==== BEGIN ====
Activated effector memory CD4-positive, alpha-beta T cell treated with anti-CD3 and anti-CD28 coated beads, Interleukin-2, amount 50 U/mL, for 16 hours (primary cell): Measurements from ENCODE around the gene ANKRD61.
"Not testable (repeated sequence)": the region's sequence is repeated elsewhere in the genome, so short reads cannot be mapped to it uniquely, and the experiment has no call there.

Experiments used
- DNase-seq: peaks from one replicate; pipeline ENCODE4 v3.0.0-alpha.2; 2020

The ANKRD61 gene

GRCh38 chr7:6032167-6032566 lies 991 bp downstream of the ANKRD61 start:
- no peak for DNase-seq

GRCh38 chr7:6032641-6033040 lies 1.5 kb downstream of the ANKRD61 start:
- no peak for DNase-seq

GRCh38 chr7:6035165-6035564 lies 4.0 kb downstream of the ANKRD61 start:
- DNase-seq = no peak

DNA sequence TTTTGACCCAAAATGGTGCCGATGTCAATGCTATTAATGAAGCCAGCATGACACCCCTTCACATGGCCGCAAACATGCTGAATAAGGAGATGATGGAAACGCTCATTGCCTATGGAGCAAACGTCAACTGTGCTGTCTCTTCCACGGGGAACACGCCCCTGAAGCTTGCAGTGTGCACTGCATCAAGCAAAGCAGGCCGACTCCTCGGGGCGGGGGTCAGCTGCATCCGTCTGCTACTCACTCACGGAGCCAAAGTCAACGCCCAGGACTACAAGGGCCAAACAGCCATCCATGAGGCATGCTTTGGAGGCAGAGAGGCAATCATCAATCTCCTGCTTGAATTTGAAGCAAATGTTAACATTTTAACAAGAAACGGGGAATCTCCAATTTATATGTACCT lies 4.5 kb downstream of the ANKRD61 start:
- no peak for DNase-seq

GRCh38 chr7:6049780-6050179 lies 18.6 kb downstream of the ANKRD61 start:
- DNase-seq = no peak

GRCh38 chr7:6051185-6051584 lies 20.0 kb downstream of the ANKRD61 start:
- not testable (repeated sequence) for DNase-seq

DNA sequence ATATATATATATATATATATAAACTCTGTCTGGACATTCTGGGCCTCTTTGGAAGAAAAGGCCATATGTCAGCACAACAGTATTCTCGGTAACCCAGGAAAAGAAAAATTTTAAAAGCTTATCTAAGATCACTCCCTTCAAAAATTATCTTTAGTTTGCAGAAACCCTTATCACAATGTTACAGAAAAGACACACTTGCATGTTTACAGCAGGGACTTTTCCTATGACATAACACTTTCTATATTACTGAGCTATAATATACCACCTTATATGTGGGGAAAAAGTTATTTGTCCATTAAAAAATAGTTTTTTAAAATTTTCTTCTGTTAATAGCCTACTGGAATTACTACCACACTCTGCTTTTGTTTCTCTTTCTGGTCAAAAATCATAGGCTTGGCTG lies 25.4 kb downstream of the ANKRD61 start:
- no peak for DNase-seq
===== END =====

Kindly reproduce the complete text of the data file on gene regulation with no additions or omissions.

Activated effector memory CD4-positive, alpha-beta T cell treated with anti-CD3 and anti-CD28 coated beads, Interleukin-2, amount 50 U/mL, for 16 hours (primary cell): Measurements from ENCODE around the gene ANKRD61.
"Not testable (repeated sequence)": the region's sequence is repeated elsewhere in the genome, so short reads cannot be mapped to it uniquely, and the experiment has no call there.

Experiments used
- DNase-seq: peaks from one replicate; pipeline ENCODE4 v3.0.0-alpha.2; 2020

The ANKRD61 gene

GRCh38 chr7:6032167-6032566 lies 991 bp downstream of the ANKRD61 start:
- no peak for DNase-seq

GRCh38 chr7:6032641-6033040 lies 1.5 kb downstream of the ANKRD61 start:
- no peak for DNase-seq

GRCh38 chr7:6035165-6035564 lies 4.0 kb downstream of the ANKRD61 start:
- DNase-seq = no peak

DNA sequence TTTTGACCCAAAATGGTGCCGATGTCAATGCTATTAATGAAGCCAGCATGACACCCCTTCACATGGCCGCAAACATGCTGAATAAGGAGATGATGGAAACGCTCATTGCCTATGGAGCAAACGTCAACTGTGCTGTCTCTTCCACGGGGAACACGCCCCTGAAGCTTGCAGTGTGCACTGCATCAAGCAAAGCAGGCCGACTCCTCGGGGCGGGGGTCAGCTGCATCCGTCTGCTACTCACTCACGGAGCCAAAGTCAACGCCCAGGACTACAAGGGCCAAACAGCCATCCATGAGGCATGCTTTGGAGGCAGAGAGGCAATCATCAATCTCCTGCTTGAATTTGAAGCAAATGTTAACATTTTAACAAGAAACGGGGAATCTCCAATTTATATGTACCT lies 4.5 kb downstream of the ANKRD61 start:
- no peak for DNase-seq

GRCh38 chr7:6049780-6050179 lies 18.6 kb downstream of the ANKRD61 start:
- DNase-seq = no peak

GRCh38 chr7:6051185-6051584 lies 20.0 kb downstream of the ANKRD61 start:
- not testable (repeated sequence) for DNase-seq

DNA sequence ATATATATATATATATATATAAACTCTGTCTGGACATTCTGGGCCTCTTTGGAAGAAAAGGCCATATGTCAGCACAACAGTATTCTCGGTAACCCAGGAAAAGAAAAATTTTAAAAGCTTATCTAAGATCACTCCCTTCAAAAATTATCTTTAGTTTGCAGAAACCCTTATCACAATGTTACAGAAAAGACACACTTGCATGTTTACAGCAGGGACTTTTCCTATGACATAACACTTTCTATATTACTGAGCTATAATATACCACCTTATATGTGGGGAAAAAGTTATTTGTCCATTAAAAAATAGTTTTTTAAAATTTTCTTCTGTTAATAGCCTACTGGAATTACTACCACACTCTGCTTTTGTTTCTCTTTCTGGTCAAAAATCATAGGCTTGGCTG lies 25.4 kb downstream of the ANKRD61 start:
- no peak for DNase-seq